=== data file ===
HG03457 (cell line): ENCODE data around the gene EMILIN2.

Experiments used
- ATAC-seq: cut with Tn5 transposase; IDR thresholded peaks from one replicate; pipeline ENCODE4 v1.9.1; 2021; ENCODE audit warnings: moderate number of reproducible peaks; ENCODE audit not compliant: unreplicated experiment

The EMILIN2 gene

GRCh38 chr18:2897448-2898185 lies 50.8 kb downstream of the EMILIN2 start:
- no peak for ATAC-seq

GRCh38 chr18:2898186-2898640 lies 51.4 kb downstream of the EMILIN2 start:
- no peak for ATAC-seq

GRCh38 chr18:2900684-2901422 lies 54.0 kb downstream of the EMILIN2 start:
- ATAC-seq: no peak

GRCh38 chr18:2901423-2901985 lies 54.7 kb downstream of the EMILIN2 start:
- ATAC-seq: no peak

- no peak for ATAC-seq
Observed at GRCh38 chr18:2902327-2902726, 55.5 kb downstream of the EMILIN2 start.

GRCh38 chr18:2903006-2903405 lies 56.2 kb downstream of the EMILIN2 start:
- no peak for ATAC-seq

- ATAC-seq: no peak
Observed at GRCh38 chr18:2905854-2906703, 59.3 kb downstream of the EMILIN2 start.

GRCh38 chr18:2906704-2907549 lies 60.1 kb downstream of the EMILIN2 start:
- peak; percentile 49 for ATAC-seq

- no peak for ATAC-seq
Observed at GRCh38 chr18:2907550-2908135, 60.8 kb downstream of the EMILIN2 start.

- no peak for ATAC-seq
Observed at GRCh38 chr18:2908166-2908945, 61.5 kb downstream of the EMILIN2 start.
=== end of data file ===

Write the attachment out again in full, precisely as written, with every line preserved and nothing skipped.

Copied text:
HG03457 (cell line): ENCODE data around the gene EMILIN2.

Experiments used
- ATAC-seq: cut with Tn5 transposase; IDR thresholded peaks from one replicate; pipeline ENCODE4 v1.9.1; 2021; ENCODE audit warnings: moderate number of reproducible peaks; ENCODE audit not compliant: unreplicated experiment

The EMILIN2 gene

GRCh38 chr18:2897448-2898185 lies 50.8 kb downstream of the EMILIN2 start:
- no peak for ATAC-seq

GRCh38 chr18:2898186-2898640 lies 51.4 kb downstream of the EMILIN2 start:
- no peak for ATAC-seq

GRCh38 chr18:2900684-2901422 lies 54.0 kb downstream of the EMILIN2 start:
- ATAC-seq: no peak

GRCh38 chr18:2901423-2901985 lies 54.7 kb downstream of the EMILIN2 start:
- ATAC-seq: no peak

- no peak for ATAC-seq
Observed at GRCh38 chr18:2902327-2902726, 55.5 kb downstream of the EMILIN2 start.

GRCh38 chr18:2903006-2903405 lies 56.2 kb downstream of the EMILIN2 start:
- no peak for ATAC-seq

- ATAC-seq: no peak
Observed at GRCh38 chr18:2905854-2906703, 59.3 kb downstream of the EMILIN2 start.

GRCh38 chr18:2906704-2907549 lies 60.1 kb downstream of the EMILIN2 start:
- peak; percentile 49 for ATAC-seq

- no peak for ATAC-seq
Observed at GRCh38 chr18:2907550-2908135, 60.8 kb downstream of the EMILIN2 start.

- no peak for ATAC-seq
Observed at GRCh38 chr18:2908166-2908945, 61.5 kb downstream of the EMILIN2 start.